A common modification to the Needleman-Wunsch to reduce running time is to only fill in the cells along a diagonal band of the matrix (slides 27/28). Let 2d + 1 represent the width of the band. Then based on the provided text, this ensures that the total number of inserts and deletes does not exceed d.

However, I can't understand the intuition behind the algorithm. If we let L represent a list of the size of each mutation in the alignment in-order (where negative sizes represent deletions), doesn't the band restriction merely say that the sum of values in any prefix slice of L must stay between -d and d? But the total number of mutations could easily exceed d.

E.g. If d = 4, throughout a long alignment, there could be 5 distinct mutations, where L refers to a series of [insertion, deletion, insertion, insertion, deletion] with sizes: [3,-2,2,1,-4]. Visually, such an alignment would represent a wiggly line through the DP matrix that results in plenty of small insertions and deletions, alternating to ensure that the alignment stays within the band.

In other words, the band does not actually restrict the total number of insertions and deletions as claimed? If I'm misunderstanding something, I'd appreciate any clarification. Thanks!

P.S. Was unsure if this post should go under the bioinformatics stackexchange beta.

  • $\begingroup$ It seems you are right! Horizontal/vertical connections correspond to insertion/deletion whereas diagonal staps are matches. A zig-zag path would easily stay within the diagonal band, while consisting of only insdels. $\endgroup$ – Hendrik Jan Nov 2 '17 at 14:31
  • $\begingroup$ Thanks @HendrikJan! I thought so too. However, notes from other universities seem to concur that the number of matrix cell gaps is bounded by the width of the band. See slides 30 and 31: link It's unlikely that all these universities are wrong, isn't it? :/ $\endgroup$ – LJJ Nov 2 '17 at 15:16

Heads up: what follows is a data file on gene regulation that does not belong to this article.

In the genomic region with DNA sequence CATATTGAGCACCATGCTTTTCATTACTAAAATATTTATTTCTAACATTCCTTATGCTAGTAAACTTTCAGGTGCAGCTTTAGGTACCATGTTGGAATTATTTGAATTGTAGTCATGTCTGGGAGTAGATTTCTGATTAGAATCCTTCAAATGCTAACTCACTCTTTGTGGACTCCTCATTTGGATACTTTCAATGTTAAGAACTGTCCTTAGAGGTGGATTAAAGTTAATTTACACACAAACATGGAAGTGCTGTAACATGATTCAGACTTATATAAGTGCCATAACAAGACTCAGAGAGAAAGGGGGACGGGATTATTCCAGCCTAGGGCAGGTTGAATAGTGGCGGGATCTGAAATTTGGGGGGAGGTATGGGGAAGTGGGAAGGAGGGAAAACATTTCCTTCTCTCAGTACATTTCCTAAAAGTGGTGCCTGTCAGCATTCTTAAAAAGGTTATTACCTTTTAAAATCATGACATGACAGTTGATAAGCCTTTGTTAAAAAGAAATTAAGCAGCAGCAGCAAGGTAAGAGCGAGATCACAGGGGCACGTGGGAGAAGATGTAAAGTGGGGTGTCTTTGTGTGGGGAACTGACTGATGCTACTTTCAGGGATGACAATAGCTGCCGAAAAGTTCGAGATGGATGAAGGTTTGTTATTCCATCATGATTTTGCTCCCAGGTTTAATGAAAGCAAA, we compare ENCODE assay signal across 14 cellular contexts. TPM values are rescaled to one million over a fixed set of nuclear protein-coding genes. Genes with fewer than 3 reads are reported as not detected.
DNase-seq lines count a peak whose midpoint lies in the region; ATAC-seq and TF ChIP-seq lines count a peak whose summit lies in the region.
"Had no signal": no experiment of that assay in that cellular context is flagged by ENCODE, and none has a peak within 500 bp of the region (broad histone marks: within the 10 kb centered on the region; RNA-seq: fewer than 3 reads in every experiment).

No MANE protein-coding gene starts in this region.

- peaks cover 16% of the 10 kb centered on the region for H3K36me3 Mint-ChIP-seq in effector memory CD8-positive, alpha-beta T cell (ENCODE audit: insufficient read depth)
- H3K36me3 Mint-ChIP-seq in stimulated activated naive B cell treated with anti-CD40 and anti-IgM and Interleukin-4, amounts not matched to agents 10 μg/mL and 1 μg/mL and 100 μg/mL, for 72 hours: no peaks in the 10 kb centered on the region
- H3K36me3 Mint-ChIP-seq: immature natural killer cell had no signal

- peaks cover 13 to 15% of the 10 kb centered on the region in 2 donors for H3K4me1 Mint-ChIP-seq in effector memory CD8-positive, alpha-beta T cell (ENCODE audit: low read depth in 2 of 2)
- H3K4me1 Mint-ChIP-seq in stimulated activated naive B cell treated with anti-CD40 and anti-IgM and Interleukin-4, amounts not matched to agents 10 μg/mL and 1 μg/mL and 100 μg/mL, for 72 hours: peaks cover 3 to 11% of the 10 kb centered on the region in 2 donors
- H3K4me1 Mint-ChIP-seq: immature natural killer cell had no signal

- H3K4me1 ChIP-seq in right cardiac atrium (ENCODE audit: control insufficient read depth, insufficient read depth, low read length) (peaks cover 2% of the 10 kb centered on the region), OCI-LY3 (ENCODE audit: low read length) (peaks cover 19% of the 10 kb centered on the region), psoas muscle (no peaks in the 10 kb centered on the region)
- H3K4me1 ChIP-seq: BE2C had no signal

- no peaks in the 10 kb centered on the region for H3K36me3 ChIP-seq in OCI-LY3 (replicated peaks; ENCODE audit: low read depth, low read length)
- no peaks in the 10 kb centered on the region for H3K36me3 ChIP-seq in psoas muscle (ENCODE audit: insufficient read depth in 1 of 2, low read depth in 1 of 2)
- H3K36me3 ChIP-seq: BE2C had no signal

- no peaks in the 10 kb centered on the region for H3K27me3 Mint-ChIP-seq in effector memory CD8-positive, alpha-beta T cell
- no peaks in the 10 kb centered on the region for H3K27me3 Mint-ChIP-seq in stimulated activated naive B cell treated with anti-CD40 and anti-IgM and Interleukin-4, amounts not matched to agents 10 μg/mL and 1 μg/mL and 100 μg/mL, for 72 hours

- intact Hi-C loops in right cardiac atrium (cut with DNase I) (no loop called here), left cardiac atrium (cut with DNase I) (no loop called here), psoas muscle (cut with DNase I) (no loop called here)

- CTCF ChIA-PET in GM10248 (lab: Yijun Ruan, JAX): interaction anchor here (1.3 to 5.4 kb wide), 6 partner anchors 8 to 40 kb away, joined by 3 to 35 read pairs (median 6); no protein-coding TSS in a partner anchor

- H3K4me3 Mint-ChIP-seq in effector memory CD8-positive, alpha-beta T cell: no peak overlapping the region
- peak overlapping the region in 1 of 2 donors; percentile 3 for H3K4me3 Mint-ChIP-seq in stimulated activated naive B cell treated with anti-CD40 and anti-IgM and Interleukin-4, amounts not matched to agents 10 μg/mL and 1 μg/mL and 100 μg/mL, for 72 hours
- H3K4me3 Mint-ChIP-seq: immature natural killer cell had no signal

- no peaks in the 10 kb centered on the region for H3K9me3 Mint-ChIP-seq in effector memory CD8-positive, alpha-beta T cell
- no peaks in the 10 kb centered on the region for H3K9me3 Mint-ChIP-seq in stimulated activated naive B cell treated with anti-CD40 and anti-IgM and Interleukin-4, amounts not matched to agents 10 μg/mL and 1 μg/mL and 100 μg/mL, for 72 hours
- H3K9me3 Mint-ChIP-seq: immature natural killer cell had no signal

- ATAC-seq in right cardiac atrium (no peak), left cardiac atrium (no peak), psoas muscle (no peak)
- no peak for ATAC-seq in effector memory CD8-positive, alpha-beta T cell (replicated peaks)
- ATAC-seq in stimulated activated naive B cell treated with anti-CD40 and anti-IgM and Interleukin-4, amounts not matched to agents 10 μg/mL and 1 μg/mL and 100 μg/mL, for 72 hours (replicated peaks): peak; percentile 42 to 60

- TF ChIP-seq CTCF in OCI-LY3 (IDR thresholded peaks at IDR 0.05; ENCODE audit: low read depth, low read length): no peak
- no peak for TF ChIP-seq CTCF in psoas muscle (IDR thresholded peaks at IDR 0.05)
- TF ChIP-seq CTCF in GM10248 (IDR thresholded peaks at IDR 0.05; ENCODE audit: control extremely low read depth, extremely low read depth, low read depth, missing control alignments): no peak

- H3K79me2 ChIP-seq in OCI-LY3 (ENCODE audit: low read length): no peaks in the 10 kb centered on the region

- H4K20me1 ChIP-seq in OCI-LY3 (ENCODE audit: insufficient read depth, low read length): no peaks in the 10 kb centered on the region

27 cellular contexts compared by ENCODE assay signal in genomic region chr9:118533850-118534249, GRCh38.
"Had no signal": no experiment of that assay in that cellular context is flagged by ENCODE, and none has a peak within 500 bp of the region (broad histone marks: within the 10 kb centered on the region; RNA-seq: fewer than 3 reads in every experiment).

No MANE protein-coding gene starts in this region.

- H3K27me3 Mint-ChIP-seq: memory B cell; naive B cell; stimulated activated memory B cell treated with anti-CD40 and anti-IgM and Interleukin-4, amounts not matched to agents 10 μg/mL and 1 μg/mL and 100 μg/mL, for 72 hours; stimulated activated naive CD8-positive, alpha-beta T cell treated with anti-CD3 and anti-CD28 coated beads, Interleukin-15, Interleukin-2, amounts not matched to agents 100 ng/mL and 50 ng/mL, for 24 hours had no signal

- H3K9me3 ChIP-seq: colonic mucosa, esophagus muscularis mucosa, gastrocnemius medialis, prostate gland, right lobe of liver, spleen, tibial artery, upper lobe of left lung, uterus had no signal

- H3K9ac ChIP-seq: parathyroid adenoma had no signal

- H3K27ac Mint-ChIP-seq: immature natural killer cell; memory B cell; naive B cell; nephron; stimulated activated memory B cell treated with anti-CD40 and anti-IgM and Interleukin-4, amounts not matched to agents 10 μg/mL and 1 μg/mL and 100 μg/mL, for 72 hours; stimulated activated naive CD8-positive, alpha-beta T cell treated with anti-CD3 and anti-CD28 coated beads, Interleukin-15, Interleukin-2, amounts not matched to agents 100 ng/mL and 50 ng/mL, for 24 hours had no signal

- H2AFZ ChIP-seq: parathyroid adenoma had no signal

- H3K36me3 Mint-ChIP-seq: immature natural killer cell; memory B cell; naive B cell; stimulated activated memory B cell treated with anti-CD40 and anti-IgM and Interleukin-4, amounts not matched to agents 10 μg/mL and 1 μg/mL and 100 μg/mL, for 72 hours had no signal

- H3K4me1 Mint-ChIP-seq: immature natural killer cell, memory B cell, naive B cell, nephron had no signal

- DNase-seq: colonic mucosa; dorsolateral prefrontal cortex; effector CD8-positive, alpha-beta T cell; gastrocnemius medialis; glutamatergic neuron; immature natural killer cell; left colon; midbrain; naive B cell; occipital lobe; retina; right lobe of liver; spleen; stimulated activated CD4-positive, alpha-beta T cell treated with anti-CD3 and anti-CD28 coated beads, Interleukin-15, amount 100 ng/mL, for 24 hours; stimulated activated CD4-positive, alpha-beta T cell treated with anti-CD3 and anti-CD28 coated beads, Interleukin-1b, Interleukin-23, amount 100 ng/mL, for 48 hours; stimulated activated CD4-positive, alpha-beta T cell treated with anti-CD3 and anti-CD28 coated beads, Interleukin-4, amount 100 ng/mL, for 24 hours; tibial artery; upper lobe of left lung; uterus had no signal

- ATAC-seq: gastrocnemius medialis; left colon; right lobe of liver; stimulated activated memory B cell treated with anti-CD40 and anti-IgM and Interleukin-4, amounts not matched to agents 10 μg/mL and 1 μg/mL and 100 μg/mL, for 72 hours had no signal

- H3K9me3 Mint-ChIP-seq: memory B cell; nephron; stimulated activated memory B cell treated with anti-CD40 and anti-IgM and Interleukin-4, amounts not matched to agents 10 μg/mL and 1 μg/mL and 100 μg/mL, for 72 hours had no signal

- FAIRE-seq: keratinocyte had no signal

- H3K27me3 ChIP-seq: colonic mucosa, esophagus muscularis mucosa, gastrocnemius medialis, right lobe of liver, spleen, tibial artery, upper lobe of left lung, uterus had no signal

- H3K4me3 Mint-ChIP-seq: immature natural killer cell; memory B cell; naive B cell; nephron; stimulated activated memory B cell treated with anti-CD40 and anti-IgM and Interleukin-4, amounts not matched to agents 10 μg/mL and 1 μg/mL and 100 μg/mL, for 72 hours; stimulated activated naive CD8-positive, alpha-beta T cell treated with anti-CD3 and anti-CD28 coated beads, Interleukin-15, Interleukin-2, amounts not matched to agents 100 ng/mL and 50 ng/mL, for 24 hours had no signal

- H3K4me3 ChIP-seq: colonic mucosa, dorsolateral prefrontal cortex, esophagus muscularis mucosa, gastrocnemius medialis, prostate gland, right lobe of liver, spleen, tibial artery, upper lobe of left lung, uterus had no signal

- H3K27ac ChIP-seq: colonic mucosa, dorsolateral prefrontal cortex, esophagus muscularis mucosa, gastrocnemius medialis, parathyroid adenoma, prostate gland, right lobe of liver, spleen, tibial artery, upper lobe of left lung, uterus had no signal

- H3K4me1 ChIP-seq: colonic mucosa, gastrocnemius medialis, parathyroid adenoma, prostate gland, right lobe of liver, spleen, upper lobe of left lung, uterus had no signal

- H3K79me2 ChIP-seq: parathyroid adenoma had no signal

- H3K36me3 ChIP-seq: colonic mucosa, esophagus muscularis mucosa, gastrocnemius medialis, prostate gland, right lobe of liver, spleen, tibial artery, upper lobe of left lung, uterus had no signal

You are correct, the number of insertions/deletions $d$ is not constrained (only) by the bandwidth.

However, the algorithm only uses the fact that if we know $d$, then the path must stay within the $2d+1$ band. This band does not have to be tight: a zigzag path would indeed fit within a much narrower band.

You may wonder why the smallest bandwidth (which is indeed equal to the maximum sum over prefixes of your list $L$) isn't used as a parameter instead of $d$. Since $d$ is related to the similarity of the strings, it isn't unreasonable that an upper bound of $d$ is known in some applications. The smallest bandwidth doesn't seem to correspond to a 'natural' parameter in the context of similarity as $d$ does, so it doesn't seem reasonable that it is known and can be used in the algorithm.

  • $\begingroup$ Thanks for the reasoning in the last paragraph; it's really helpful. It's kind of like the lower bound for the upper bound (hah) if I'm understanding correctly: our only knowledge is that our sequence has d or fewer indels, and we want to guarantee that such an alignment would appear, iff an alignment within the band with more indels than d but with a higher similarity score does not exist. $\endgroup$ – LJJ Nov 3 '17 at 3:10

Your Answer

By clicking “Post Your Answer”, you agree to our terms of service, privacy policy and cookie policy

Not the answer you're looking for? Browse other questions tagged or ask your own question.